'Pink Pearl' is second and third is a very old, almost extinct, variety called 'Bianchii'. Iron hardy with a smallish flower and truss but of a quite pure shade of pink with no blue. This was Miss Gertrude Jekyll's favorite rhododendron. If I were intending to breed rhododendrons among the palms of my Desert Island I should find it difficult to choose between 'Betty Wormald' and 'Bianchii'. If the Island had an east coast climate then 'Bianchii' would win for, it must be admitted, 'Betty Wormald' is just a little tender - not in the 'Loderi', griersonianum hybrid, auriculatum hybrid class - but not as hardy as 'Gomer Waterer', or 'Lord Roberts', and not really quite as hardy as 'Pink Pearl'.


This is the easiest choice of all. Way back in the early thirties, when I first learned the difference between a rhododendron and a laurel I saw Rhododendron 'Chionoides' in flower in my uncle's nursery. I liked it then and, although the years have shown me all sorts of conditions of white rhododendrons, I like it now. It is my favorite white rhododendron. There are no runners up. It is old - very old. It is, I should say, a ponticum hybrid that ranks with such varieties as 'Mum', 'Minnie', 'Beauty of Bagshot', 'Mrs. Anthony Waterer', 'Snowflake', 'Purity', 'Duchess of Connaught'. The flowers are small, cup shaped, somewhat similar to 'Corona', carried in a neat conical truss. It is free flowering, it is reliable, it is charming. The habit is good-compact with dark green, graceful leaves. It is as hard as nails and could, no doubt, be grown easily in the east. Other whites that begin to come in to the orbit of 'Chionoides' are 'Mrs. Lindsay Smith - too leggy, floppy; 'Helene Schiffner' - dead white, almost albino, too white; 'Duchess of Portland' - delicate white, very fine but early and subject to May frosts, and an appetizing seven course dinner for the rhododendron fly. 'Mrs. P. D. Williams' - very lovely ivory white with an orange flare yet not nearly so reliable. But these only begin to be compared. For me, and this is a purely personal selection, they are not in the same class as 'Chionoides'.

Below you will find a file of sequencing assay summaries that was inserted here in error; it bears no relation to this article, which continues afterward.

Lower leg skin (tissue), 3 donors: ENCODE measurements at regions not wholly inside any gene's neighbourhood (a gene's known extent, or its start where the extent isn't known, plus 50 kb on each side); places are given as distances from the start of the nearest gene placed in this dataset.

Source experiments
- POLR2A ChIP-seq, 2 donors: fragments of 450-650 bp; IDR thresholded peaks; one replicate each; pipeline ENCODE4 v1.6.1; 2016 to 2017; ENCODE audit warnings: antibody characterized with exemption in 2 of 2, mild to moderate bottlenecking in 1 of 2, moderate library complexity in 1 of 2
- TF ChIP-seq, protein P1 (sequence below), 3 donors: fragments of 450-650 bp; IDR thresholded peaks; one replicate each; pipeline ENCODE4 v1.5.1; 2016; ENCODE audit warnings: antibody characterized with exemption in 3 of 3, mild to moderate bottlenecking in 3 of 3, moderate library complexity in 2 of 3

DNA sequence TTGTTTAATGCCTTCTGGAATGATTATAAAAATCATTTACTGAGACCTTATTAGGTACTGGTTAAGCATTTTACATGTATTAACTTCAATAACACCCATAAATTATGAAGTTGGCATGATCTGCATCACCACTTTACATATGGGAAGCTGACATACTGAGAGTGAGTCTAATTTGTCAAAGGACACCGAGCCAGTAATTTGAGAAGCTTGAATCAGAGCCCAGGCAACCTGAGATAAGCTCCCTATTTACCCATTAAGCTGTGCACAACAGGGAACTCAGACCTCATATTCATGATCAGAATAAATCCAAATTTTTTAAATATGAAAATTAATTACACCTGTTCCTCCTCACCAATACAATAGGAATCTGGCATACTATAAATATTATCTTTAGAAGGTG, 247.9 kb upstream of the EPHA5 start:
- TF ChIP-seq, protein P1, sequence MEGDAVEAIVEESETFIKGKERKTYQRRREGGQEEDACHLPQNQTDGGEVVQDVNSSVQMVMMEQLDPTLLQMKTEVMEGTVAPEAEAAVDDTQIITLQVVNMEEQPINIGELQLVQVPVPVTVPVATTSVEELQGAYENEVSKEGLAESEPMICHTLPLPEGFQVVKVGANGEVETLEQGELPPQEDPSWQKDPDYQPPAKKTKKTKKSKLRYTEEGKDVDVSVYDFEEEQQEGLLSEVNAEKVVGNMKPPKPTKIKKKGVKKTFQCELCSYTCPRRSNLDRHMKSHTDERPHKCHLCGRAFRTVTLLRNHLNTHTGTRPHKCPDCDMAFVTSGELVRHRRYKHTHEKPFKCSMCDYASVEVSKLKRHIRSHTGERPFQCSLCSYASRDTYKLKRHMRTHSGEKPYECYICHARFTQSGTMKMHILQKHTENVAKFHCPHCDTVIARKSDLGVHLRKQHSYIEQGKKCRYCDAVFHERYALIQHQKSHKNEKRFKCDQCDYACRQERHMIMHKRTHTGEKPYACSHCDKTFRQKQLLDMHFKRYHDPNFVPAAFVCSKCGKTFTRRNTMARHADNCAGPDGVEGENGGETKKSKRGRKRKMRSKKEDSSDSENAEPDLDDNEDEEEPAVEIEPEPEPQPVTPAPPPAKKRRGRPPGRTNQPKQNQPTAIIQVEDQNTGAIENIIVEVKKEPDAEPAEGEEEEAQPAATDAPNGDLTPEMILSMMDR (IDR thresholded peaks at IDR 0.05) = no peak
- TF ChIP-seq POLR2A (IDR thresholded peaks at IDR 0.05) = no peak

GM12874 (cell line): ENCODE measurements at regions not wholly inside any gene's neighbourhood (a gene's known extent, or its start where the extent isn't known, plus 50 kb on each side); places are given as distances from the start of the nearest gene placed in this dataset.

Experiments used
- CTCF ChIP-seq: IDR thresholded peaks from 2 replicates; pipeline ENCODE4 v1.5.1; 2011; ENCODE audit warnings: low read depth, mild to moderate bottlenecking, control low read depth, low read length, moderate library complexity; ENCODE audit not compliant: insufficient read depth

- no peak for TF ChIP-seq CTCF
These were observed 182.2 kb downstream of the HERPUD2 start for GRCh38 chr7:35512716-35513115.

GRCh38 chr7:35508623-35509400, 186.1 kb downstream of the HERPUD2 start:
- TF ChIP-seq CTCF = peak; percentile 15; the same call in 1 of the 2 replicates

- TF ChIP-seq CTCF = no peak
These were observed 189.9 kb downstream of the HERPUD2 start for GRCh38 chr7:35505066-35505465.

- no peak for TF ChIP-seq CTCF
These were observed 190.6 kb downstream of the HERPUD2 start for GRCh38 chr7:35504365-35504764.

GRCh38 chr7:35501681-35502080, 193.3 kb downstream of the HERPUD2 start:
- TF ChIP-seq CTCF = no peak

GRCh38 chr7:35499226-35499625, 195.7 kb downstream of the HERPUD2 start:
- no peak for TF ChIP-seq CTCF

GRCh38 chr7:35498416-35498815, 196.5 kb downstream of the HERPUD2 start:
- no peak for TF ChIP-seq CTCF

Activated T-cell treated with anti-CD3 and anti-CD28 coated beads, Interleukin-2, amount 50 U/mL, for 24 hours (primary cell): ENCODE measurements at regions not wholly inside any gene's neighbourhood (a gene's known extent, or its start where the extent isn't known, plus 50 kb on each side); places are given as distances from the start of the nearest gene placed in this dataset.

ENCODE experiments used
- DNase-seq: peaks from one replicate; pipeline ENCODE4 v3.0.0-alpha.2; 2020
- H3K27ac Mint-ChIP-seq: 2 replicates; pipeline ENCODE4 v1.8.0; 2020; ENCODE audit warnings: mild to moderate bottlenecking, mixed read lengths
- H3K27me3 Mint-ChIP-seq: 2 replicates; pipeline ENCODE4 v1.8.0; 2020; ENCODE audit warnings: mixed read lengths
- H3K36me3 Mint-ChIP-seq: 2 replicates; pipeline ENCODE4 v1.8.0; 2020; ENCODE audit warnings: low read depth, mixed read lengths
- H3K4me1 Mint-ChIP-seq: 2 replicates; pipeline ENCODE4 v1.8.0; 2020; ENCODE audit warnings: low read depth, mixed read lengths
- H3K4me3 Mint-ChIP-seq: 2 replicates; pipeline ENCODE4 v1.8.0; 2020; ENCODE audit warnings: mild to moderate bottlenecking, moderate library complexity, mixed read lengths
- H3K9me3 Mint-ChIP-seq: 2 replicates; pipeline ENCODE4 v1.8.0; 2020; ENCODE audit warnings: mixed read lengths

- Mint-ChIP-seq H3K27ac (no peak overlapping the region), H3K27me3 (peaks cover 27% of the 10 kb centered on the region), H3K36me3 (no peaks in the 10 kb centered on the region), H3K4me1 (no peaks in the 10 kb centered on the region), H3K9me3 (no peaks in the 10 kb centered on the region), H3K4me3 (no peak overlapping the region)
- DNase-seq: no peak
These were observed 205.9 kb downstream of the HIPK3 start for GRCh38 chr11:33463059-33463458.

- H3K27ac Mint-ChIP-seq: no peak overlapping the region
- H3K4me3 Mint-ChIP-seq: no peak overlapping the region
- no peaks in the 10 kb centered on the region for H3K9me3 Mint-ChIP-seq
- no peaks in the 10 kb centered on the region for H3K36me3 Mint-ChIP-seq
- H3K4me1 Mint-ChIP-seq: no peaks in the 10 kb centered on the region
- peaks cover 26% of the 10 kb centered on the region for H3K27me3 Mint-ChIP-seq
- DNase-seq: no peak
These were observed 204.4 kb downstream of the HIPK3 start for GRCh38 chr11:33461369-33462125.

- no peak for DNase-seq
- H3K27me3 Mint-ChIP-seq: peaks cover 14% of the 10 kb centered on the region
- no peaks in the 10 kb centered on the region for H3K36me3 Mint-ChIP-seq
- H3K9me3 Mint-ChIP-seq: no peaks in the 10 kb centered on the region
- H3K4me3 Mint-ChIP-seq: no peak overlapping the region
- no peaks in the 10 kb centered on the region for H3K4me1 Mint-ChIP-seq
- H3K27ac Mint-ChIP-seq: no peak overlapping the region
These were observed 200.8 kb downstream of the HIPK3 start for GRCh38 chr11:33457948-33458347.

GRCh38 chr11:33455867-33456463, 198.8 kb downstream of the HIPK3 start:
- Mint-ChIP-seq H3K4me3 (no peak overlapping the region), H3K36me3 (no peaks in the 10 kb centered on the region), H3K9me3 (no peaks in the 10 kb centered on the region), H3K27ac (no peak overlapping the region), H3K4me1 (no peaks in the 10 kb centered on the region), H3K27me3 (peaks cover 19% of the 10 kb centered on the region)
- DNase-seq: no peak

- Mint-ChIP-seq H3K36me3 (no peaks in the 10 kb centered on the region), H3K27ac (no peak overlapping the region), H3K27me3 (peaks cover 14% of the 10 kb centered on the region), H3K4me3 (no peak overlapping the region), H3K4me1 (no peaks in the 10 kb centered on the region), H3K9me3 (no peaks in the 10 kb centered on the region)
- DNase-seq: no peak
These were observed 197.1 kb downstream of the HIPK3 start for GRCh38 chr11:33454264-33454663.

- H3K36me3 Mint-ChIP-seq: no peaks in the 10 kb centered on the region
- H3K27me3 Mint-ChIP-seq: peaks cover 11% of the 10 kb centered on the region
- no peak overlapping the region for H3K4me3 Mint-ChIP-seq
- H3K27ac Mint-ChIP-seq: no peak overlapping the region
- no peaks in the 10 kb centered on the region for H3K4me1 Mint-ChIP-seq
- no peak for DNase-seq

A romantic color, a maligned color among rhododendrons. "No, it is too much like ponticum " - is often heard as a comment on a mauve rhododendron. I select 'Fastuosum Flore Pleno'. A strong grower with good foliage, hardy and reliable, late flowering. The double flowers are not oppressively so; they have a delicate beauty and grace. The truss is good, in part shade it is particularly fine. Incidentally the combination of Fastuosum Flore Pleno' and 'Chionoides' is delightful - cool and restful. There are many more good mauves. As, in fact, there are many reds, pink, whites, bi-colors, spotted rhododendrons, flared rhododendrons and other shades and combinations of shades. Rhododendron 'Lady Grey Egerton' is a very delicate lavender mauve - particularly beautiful under canvas. But of very bad habit - leggy, loose and lank. Rhododendron 'Lavender Girl ('Lady Grey Egerton' x fortunei ) is another that is very good but not as hardy as 'Fastuosum Flore Pleno' and of that rather subdued shade reminiscent of oil color mixed with too much flake white. Another very old variety which is still worth growing and, to me, worth considering as a mauve for the Desert Island, is Rhododendron 'Everestianum'. The habit is good, the color is lilac pink and, probably its greatest claim for inclusion, there is the dainty frill of the petal. To count against the charm of the flower and the neat habit is the same fault that would exclude Rhododendron 'Duchess of Portland' it is a favorite of the fly as well as one of mine. I could go on with a long list of mauves and near blues - 'Blue Peter', 'Blue Ensign', 'Susan', 'Countess of Athlone' and many more, old and new. But, all things considered, I stick to 'Fastuosum Flore Pleno'